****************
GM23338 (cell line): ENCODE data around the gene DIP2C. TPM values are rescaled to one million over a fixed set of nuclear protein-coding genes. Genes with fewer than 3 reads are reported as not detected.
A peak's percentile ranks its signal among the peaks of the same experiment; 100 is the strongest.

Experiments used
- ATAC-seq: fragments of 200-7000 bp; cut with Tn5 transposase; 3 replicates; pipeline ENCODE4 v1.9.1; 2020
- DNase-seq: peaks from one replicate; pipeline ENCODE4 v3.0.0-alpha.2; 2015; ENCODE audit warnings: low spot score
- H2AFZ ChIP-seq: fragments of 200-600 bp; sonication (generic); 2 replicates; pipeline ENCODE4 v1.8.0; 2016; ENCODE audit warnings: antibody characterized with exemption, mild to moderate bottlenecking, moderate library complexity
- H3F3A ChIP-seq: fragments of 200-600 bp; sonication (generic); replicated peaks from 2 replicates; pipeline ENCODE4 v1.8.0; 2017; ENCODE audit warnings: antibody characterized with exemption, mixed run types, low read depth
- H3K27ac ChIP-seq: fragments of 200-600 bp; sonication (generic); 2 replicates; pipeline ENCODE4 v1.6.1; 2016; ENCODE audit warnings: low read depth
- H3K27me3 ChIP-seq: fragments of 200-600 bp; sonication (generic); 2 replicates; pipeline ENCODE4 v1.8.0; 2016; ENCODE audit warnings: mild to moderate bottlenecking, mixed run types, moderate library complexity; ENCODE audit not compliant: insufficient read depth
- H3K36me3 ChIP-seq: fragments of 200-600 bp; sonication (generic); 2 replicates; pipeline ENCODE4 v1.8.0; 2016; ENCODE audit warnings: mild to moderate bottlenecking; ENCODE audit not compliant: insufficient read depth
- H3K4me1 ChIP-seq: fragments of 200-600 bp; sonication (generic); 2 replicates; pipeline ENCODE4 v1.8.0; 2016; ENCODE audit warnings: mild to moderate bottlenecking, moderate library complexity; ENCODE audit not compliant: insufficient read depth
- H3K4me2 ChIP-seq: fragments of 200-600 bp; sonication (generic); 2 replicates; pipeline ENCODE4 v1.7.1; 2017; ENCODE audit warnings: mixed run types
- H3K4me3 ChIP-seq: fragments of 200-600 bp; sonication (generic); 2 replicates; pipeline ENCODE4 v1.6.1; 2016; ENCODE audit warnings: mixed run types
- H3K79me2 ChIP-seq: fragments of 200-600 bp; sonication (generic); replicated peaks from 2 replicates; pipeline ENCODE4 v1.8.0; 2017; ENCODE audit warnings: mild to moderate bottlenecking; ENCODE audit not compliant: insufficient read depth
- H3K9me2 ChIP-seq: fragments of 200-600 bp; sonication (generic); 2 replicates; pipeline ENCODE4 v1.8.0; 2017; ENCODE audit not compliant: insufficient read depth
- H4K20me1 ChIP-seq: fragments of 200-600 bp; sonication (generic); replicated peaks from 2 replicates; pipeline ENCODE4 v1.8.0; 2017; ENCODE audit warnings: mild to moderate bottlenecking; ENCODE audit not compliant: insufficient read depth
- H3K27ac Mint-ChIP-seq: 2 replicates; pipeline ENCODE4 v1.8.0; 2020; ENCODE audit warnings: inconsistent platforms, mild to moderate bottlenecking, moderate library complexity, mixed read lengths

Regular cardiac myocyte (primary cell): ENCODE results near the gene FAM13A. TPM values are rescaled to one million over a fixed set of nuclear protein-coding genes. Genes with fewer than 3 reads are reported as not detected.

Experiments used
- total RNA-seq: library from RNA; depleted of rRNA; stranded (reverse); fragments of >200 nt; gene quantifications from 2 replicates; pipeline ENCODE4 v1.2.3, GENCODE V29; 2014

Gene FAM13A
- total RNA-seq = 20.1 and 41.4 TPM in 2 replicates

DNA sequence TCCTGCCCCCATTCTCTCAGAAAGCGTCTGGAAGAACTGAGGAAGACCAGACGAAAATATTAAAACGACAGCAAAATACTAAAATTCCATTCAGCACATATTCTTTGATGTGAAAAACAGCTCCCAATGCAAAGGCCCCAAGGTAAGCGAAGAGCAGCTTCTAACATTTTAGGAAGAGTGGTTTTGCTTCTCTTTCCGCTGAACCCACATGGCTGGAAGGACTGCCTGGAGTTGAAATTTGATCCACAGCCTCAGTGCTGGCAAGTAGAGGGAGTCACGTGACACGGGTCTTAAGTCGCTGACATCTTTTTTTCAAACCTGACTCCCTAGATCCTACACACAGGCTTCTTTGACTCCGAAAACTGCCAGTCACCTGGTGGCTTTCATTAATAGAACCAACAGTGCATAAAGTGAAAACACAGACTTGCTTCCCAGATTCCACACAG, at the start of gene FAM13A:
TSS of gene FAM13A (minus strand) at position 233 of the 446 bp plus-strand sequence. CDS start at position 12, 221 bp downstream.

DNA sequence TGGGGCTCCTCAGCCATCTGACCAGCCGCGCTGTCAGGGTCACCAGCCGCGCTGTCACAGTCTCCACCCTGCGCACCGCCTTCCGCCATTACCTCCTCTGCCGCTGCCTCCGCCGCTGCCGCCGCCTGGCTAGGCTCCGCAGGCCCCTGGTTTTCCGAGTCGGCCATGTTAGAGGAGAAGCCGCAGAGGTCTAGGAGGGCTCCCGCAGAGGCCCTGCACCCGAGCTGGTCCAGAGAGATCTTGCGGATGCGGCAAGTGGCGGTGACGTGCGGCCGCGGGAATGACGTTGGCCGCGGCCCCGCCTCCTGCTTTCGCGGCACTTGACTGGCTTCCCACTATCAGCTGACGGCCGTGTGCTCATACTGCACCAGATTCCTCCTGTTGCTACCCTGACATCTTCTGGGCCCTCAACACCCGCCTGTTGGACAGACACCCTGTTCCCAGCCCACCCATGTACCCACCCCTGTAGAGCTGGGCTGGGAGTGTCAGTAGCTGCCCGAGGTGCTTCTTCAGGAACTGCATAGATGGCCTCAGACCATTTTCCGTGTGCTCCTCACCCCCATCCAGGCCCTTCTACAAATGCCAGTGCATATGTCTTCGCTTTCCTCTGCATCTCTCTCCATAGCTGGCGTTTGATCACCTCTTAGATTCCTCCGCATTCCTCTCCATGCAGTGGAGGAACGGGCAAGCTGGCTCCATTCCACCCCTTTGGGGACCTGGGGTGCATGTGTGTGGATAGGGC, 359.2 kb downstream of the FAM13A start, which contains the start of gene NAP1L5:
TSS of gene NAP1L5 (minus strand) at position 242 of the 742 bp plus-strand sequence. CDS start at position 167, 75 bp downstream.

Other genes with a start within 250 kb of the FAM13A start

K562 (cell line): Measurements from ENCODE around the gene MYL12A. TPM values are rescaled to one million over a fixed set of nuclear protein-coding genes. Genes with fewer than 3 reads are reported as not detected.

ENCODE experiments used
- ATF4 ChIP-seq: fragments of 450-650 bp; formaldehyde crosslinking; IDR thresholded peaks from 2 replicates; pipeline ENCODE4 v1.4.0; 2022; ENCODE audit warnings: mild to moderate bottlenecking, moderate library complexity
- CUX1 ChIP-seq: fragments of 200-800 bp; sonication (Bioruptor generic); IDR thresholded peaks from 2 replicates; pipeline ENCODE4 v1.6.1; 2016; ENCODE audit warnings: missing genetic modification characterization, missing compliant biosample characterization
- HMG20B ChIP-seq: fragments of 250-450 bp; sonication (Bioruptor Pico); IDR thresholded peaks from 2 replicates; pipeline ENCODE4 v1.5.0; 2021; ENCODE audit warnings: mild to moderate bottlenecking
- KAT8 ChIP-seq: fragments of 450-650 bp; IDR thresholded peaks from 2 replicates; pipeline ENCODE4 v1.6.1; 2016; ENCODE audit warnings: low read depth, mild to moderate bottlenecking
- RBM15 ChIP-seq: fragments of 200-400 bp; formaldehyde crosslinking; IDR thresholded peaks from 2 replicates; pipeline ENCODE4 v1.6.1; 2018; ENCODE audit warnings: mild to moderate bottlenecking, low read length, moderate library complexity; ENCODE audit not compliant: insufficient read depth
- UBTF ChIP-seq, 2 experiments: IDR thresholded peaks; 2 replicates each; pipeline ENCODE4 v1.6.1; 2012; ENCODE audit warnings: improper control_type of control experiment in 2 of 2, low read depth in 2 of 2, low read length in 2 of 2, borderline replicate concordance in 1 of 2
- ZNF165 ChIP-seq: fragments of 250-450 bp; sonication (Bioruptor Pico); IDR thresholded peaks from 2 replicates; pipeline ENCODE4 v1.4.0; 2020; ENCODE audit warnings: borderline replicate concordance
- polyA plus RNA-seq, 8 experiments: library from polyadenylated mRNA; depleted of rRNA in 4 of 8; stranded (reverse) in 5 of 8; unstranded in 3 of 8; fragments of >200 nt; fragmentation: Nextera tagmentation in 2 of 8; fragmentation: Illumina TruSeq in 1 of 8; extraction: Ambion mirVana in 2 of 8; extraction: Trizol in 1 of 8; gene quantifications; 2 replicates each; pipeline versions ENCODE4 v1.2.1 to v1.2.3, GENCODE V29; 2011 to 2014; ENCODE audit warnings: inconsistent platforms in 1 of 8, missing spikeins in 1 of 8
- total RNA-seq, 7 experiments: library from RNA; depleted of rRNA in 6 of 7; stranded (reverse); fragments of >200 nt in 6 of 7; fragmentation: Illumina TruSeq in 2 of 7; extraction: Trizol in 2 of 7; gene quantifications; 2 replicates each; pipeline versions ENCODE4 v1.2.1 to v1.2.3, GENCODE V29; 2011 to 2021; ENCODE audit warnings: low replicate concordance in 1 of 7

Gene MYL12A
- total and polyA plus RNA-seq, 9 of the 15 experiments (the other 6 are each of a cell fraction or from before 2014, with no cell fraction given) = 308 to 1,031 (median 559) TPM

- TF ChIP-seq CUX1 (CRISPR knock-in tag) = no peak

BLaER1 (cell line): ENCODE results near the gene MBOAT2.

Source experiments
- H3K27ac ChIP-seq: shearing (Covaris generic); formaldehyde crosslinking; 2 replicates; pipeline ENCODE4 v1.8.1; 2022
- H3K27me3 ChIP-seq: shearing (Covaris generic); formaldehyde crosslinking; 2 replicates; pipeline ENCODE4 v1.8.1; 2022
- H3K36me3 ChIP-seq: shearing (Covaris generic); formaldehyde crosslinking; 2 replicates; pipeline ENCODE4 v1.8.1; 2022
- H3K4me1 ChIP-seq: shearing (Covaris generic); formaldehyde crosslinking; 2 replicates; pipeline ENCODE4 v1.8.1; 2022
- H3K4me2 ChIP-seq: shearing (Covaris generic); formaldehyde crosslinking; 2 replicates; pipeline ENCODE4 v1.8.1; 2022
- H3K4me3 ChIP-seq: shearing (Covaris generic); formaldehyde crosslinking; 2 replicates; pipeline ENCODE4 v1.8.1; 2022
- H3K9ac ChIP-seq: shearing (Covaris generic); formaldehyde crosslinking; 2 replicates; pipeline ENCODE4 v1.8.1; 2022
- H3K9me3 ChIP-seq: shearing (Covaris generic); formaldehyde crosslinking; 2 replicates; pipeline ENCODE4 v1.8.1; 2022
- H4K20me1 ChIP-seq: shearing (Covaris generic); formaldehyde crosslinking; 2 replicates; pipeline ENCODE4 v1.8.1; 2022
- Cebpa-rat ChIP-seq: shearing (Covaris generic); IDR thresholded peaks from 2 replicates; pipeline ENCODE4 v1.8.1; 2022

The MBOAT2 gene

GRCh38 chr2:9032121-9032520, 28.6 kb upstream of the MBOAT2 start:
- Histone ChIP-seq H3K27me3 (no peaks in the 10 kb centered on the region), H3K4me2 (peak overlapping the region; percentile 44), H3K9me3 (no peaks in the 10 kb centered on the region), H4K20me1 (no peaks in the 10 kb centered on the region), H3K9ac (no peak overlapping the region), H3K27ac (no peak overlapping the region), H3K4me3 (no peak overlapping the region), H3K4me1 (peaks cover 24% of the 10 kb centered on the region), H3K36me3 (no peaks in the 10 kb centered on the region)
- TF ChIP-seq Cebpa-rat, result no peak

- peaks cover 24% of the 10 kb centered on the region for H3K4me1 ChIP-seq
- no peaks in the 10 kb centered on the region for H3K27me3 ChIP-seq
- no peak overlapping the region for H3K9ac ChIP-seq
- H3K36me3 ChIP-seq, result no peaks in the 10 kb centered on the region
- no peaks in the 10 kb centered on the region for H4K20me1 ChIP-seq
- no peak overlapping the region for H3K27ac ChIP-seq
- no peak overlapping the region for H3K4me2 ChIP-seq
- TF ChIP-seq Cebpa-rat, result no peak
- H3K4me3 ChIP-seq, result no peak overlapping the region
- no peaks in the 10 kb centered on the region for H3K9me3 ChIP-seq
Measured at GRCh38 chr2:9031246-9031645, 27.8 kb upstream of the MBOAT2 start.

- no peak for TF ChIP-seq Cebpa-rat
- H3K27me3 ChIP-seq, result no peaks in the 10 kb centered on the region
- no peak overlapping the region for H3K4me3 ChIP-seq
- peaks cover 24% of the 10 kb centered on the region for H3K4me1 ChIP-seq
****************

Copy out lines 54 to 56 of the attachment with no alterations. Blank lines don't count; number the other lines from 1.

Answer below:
The MBOAT2 gene

GRCh38 chr2:9032121-9032520, 28.6 kb upstream of the MBOAT2 start:
- Histone ChIP-seq H3K27me3 (no peaks in the 10 kb centered on the region), H3K4me2 (peak overlapping the region; percentile 44), H3K9me3 (no peaks in the 10 kb centered on the region), H4K20me1 (no peaks in the 10 kb centered on the region), H3K9ac (no peak overlapping the region), H3K27ac (no peak overlapping the region), H3K4me3 (no peak overlapping the region), H3K4me1 (peaks cover 24% of the 10 kb centered on the region), H3K36me3 (no peaks in the 10 kb centered on the region)